Paris to Roubaix
It is only 240 kilometres by car. From the Gare du Nord, it takes an hour and a half with the TGV. Few ever make the trip.
For Roubaix is a world away from Paris’s boulevards, its tourists and museums, its great stores and restaurants and universities—its money. Roubaix’s streets are crumbling, and its shops are boarded up. It is the poorest city in all of France. More than 20% of its residents are out of work, and 30% live in poverty.
It was not always so. From the mid-19th century until the 1970s and 80s, Roubaix’s textile mills were some of the best in the world. The surrounding region was one of the first in France to industrialise and became home to many successful factory towns. The nearby municipalities of Arenberg, Nouveau Monde, Bellaing, Bosquet, and la Drève, for instance, were all built around the coal mine in Wallers, with a house for each worker and a school and a church and a town hall and a hospital. That all ended in 1989, when the last coal carts were brought up. By then, the textile industry in Roubaix had been decimated by international competition and automation. The history of the region since is a history of decay.
And yet, many thousands make the trip to Nord every April for a cycling race: Paris-Roubaix.
The race was founded in 1896 by two Roubaix mill owners. At the time, bicycles were symbols of modern mobility, and they wanted to put their city on the map, so they offered a prize for the winner equivalent to seven months’ wages for a miner or factory worker and asked the Parisian paper Le Vélo to help them run the race. It was a great success.
More than a century on, that race now harks back to older era. On TV, in newspapers, and on the internet, it is hailed for celebrating lost virtues—aggression, endurance, physical toughness. It is a race for ‘hard men,’ most journalists say. Whereas in 1896, the roads to Roubaix were simply cobbled, the organisers now search out the worst cart tracks in the country to send the racers hurtling across.
And on the Saturday before the race, thousands and thousands of people travel to Roubaix to totter over those tracks themselves. They come from Paris and London and Amsterdam and Brussels, New York, San Fransisco, Melbourne, Tokyo… with their bikes, which are often worth more than seven months’ wages for the average worker in Roubaix. They photograph themselves against the gritty post-industrial landscape, the broken velodrome, the jagged cobbles. They take showers in the old brutalist shower block, look at the names etched onto the plaques on the concrete, and feel almost as if they should scratch their own names into the stone. For they have passed their test of virility—they have ridden Roubaix—and now they can go back to their comfy office chairs and be assured of their toughness, the strength they showed at the ‘Hell of the North’.
Cycling has aestheticised Roubaix’s poverty.
In his book Qui a tué mon père, Edouard Louis addresses his father, a man whose back was crushed, while he was working at the factory in their hometown in northern France, and was then forced by the state to work as a street sweeper in a distant town to earn a €700 per month welfare cheque to support their family.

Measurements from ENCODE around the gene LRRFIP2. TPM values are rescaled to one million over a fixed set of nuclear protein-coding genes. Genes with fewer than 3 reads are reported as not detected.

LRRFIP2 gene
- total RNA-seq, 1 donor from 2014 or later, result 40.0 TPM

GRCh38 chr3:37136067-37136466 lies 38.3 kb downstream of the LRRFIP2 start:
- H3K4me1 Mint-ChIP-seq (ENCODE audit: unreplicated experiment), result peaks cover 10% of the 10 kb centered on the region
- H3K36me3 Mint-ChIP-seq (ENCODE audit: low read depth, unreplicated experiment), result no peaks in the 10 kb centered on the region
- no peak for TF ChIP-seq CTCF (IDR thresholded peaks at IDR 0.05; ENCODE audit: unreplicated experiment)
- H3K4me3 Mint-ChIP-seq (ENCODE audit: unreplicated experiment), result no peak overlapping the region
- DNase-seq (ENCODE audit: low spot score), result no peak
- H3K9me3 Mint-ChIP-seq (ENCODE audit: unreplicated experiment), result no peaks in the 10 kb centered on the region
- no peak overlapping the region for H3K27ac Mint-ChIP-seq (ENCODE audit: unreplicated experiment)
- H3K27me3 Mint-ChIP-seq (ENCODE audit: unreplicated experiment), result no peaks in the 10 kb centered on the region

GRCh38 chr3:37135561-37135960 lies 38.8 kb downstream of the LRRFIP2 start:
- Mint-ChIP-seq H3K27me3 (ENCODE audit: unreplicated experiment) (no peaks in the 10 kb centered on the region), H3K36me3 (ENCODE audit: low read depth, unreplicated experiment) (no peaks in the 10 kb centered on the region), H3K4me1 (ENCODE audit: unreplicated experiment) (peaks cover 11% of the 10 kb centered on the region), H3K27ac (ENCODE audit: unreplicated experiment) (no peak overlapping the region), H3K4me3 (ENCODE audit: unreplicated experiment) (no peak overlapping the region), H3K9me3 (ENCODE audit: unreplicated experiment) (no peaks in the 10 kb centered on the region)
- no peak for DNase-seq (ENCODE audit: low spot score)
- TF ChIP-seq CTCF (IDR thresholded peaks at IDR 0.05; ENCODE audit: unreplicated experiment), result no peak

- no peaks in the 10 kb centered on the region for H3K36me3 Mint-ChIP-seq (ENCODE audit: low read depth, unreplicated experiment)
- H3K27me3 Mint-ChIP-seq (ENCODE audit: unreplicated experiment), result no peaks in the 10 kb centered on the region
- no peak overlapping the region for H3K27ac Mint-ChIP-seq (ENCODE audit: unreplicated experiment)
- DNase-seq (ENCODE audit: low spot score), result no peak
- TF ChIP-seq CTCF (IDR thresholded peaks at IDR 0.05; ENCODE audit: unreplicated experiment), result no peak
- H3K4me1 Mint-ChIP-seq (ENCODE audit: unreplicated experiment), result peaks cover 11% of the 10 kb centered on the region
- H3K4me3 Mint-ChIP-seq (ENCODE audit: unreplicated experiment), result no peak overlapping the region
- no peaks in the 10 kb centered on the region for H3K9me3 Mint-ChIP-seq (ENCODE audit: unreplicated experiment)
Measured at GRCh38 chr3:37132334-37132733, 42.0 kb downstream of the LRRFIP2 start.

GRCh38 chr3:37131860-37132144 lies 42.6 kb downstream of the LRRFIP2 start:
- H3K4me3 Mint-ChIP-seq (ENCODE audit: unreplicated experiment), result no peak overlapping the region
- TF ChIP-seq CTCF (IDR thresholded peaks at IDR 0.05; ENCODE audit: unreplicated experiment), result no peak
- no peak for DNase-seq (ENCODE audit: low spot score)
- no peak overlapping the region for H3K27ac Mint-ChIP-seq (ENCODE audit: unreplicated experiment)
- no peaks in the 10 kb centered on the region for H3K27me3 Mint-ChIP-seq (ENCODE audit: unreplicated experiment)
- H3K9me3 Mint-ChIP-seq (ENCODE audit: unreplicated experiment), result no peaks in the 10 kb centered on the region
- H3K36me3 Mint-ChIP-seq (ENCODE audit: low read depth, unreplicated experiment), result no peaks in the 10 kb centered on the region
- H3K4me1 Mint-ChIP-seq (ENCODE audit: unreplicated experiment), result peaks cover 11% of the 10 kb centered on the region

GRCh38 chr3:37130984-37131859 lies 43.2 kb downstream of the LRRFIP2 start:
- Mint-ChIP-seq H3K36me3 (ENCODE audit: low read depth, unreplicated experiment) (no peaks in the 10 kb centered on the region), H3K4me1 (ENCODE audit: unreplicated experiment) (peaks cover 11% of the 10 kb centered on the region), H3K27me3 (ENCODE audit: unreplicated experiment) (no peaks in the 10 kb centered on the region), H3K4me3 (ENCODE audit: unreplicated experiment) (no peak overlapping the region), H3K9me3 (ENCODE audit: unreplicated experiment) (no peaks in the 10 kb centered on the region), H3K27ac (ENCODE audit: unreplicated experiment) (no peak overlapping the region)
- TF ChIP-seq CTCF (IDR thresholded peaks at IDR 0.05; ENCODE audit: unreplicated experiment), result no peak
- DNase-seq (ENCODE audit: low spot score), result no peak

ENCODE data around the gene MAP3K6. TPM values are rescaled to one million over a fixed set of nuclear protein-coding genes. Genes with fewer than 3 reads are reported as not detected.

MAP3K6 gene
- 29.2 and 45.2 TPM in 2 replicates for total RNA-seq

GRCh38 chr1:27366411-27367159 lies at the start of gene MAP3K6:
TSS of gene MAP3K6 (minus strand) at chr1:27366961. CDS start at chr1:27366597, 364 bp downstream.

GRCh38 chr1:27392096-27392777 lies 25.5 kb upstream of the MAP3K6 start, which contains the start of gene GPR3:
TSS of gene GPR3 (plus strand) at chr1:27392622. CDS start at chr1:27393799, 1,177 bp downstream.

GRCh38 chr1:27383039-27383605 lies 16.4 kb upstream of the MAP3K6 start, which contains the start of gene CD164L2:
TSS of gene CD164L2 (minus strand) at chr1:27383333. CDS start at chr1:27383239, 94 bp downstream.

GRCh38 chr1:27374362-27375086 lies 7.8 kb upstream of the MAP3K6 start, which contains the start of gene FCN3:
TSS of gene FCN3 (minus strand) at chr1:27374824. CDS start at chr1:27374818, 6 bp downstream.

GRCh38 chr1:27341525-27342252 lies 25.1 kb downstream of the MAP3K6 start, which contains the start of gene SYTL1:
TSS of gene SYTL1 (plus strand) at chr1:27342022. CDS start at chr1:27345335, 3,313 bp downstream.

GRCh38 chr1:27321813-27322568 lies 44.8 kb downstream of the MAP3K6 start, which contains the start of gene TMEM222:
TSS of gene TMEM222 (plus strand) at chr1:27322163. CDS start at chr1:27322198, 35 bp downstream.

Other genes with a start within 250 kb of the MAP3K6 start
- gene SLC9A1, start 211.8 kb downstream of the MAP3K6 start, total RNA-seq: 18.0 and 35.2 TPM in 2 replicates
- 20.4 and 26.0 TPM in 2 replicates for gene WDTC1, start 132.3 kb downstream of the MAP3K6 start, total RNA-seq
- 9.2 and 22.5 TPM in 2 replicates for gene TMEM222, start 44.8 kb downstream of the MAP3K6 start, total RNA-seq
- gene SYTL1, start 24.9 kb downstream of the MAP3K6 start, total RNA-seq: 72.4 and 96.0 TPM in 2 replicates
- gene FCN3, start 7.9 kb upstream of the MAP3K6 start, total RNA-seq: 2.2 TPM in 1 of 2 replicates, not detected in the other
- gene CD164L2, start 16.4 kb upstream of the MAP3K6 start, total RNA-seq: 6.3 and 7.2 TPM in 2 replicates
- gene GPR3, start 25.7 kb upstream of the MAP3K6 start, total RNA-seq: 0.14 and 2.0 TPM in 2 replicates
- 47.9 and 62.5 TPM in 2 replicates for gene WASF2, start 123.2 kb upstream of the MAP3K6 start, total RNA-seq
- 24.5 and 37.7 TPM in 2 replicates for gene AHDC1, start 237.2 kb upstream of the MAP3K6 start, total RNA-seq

Louis’ father was the hardest of hard men, a man for whom,
“Nothing was violent because violence wasn’t what you called it, you called it life, you didn’t call it, it was there, it was.”
Such a life was forced on him. It shattered his spirit and lead him to hurt his family. Such lives are all too common in the north of France.
What seems to have been forgotten in cycling is that for most of its history bike racing promised an escape from such lives.
Raymond Poulidor’s parents were sharecroppers. Jacques Anquetil’s father was a builder, who supported his family by picking strawberries when he had no other work during the war. Bernard Hinault’s parents were poor farmers. The list goes on and on.
Consider Jean Stablinski. The son of Polish immigrants, he started working in the mines in Wallers at the age of 14 to provide his family with an income after his father was killed in an accident at work. At 16, he won a bike in an accordion competition and started racing. By 21, he had turned professional and left a life in the dark behind him.
For Stablinski, and so many riders like him, cycling meant freedom from the grinding, anonymous toil that was their daily lot. They raced in pursuit of a gentler life—one with a bit of comfort and glamour, in which their efforts would be recognised and they could earn some real money and gain independence. To do so, they had to be as tough as hell, but they knew how wretched the alternative was.
Does cycling’s romanticisation of suffering not disguise the real hardship that exists all around us?
Tour of Flanders champion Alberto Bettiol knows how to put the sport in the right perspective. After winning De Ronde, he told the French paper Libération:
“My dad returns from the factory late at night. My mother is unemployed. I consider myself lucky to have a good well-paid job. When I complain because I have to do an extra hour of training, the thought of my dad brings me back to earth, reminding me that every day he’s sweating for at least eight hours, not counting overtime, between dust and dirt, while I’m at home doing what I love most in the world.”